PFAW Presses Election Assistance Commission to Release Report Debunking Myth of Voter "Fraud"

Despite requests, the Election Assistance Commission is refusing to release a report written months ago that reportedly pokes holes in the widespread myth that voter fraud is rampant in America. EAC Chairman Paul S. DeGregorio Thursday denied a request by People For the American Way Foundation (PFAWF) to make the taxpayer-funded findings available to the public in time for the November elections, now less than three weeks away. PFAWF President Ralph G. Neas said the information should be released immediately and questions whether the report is being suppressed for political reasons.

The existence of the report was revealed days ago by USA Today, which reported that instances in which non-eligible persons attempt to pass themselves off as voters and somehow cast fraudulent votes are exceedingly rare. PFAWF’s sister advocacy organization, People For the American Way, has launched a petition drive asking the commissioners to release the report, since it will refute rampant allegations of voter fraud which have led to restrictive voting requirements.

“As we approach the elections, the last thing election officials need is to labor under the false impression that ineligible people are trying to pass themselves off as qualified voters at the polls. They should be focusing on ways to keep the path to the ballot box clear for as many eligible voters as possible, instead of looking for nonexistent fraud that will slow down the process and possibly even discourage eligible voters,” said PFAW President Ralph G. Neas. “We need to raise confidence in our elections process, not allow harmful myths to stand – especially when the government has findings available to refute them.”

Neas sent a letter on behalf of PFAW Foundation to the EAC earlier this week asking that the report be made available to the public, but on Thursday the EAC denied the request. The report was written by by Tova Wang, an elections scholar at the Century Foundation think tank, and Job Serebrov, an Arkansas attorney, and has been in the hands of the EAC commissioners for more than four months.

Neas said the report has critical implications for election legislation around the country. During the past few years, a number of states have passed legislation to combat supposed “voter fraud” through overly restrictive identification requirements and other impediments to the ballot box. According to USA Today, the report found such voter fraud to be exceedingly rare.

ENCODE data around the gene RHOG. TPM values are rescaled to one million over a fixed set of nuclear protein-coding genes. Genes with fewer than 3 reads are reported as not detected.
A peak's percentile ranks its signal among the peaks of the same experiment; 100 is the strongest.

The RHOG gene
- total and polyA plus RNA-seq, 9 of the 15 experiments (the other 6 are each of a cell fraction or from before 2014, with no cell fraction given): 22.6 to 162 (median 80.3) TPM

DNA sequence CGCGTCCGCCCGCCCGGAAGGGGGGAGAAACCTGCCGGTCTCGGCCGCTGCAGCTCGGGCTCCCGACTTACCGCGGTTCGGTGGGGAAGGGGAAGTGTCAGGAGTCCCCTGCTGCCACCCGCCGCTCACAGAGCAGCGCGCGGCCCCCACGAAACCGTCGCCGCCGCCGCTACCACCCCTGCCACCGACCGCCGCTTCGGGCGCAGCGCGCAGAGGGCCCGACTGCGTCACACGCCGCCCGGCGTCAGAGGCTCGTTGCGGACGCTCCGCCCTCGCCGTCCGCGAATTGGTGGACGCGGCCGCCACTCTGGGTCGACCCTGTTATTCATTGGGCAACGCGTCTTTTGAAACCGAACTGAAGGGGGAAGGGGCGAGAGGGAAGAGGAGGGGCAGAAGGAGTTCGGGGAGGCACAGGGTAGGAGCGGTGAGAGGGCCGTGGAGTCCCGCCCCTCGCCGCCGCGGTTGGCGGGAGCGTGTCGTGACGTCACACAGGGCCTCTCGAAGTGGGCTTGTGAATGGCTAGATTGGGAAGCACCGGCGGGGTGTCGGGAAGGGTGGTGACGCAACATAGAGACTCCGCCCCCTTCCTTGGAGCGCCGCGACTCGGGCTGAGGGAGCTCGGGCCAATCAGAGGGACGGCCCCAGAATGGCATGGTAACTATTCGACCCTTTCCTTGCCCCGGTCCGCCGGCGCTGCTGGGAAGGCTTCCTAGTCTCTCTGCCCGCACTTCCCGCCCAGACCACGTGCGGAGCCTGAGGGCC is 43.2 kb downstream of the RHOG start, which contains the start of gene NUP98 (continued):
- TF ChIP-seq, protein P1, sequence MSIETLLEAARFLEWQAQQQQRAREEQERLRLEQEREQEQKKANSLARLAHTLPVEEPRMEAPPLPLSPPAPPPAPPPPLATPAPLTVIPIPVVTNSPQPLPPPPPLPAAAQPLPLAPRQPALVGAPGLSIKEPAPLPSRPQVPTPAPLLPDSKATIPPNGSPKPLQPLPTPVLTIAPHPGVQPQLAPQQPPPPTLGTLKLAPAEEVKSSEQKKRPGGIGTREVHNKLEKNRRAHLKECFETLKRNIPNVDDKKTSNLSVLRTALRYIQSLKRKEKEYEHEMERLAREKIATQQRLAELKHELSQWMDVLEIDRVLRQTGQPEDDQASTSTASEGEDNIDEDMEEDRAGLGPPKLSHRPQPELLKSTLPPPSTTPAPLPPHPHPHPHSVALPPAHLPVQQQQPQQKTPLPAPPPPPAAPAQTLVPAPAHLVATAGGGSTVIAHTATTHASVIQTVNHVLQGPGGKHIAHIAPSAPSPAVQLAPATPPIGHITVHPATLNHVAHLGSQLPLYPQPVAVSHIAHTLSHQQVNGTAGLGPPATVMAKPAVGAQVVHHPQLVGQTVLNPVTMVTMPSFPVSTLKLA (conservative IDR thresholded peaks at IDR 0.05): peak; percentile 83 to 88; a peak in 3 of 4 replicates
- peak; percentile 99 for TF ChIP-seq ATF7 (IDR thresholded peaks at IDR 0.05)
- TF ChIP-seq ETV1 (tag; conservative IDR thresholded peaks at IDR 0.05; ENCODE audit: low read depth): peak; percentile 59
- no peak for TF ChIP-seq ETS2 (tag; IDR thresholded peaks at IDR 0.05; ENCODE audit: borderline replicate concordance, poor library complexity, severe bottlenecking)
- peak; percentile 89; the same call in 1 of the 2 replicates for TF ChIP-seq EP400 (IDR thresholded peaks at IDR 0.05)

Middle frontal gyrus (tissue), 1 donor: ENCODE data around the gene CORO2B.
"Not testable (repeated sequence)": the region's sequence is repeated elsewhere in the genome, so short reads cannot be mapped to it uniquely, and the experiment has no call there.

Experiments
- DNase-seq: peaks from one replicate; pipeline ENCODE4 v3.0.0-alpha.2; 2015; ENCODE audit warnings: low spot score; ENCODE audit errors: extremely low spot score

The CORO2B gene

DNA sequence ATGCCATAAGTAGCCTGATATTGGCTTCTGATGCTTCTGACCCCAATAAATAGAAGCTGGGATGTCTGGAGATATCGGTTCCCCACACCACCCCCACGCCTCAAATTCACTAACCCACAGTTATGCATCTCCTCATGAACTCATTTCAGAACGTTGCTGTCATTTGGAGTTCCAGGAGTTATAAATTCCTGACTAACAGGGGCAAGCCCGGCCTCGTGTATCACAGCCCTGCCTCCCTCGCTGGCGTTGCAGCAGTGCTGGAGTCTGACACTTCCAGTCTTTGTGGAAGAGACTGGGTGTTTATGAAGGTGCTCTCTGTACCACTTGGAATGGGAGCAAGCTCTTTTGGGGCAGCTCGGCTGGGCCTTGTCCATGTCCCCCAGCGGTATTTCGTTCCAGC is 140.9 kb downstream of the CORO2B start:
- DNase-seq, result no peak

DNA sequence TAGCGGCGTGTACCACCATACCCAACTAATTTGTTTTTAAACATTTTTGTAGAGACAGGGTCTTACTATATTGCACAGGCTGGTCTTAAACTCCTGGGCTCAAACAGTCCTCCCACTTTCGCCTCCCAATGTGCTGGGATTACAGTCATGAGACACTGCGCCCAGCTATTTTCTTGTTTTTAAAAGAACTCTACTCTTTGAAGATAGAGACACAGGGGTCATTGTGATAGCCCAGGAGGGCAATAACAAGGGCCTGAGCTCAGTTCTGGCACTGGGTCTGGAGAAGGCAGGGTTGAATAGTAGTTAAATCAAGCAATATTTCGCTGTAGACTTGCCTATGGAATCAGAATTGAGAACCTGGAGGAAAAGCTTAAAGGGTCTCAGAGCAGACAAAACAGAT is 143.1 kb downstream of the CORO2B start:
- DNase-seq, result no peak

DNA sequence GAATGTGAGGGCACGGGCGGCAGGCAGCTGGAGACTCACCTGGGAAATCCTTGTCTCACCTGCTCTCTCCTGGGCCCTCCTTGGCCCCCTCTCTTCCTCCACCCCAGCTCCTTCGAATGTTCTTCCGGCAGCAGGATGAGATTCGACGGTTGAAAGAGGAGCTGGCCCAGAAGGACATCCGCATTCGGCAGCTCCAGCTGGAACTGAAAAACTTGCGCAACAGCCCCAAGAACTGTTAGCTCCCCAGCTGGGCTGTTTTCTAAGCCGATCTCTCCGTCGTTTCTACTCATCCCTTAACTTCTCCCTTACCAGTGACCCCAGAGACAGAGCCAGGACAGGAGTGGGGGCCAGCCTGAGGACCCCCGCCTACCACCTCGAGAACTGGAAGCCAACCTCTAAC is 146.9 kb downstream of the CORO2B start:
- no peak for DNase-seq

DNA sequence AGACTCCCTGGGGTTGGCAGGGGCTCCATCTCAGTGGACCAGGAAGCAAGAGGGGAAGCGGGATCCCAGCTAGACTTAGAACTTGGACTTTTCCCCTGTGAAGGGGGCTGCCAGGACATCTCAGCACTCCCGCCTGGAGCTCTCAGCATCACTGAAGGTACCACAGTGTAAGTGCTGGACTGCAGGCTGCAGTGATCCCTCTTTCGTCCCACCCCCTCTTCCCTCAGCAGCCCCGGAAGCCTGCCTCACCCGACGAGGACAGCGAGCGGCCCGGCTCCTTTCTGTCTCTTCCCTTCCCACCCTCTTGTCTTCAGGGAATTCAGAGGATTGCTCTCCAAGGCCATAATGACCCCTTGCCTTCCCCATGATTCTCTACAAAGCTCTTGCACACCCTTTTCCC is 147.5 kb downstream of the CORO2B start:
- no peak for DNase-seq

“We have plenty of problems to deal with. We’ve all seen long lines, unreliable voting equipment, purges that wrongly remove eligible voters from the roll. It turns out the problem is not that bad people are trying to vote, but that too many qualified voters are discouraged from voting. This report apparently confirms what common sense has told us for years – we need to make it easier for eligible voters to cast a vote that counts, not harder,’ said Neas. “Instead of fighting nonexistent fraud, these restrictive new laws will discourage voters – people like senior citizens, students and disabled voters who may not have drivers’ licenses or other forms of ID required by these new laws. That’s just wrong, and is clearly not supported by the evidence.”

Neas said the new laws are often politically motivated. The misleadingly-named right-wing group the American Center for Voting Rights has supported extremely restrictive laws by pointing to supposed voting fraud.

“Any law that disadvantages certain groups of voters – like senior citizens and students – should be suspect. If the voters are disadvantaged, which political parties and candidates stand to gain? The same question should be asked about the reason the release of this report has been delayed. Is there a political motivation?” he asked. “Has this study been buried because anti-voter activists like the American Center for Voting Rights find its conclusions inconvenient? That’s unacceptable. The Commissioners of the EAC have had this report for months, even as they have testified before Congress on critical legislation that could have been informed by the report’s findings. It’s unconscionable.”

Laws passed in several states this year raise barriers to the ballot box that would prevent poor, elderly, and minority voters from casting a ballot. PFAW’s sister organization, People For the American Way Foundation, has challenged laws in Ohio, Missouri, and Arizona; in all three, the laws were either struck down or stayed until after the November election. Yet restrictions still in effect in a number of states could harm voters. One such provision, stringent ID requirement, has been likened to a modern day poll tax.

Said Neas, “All American citizens have a vested interest in having fair and open elections. This report contains valuable information that can help us do that. The EAC should release the report immediately, no matter what the political implications may be and hold public hearings to discuss the findings.”

PFAW’s petition can be found at www.ReleaseTheReport.com.

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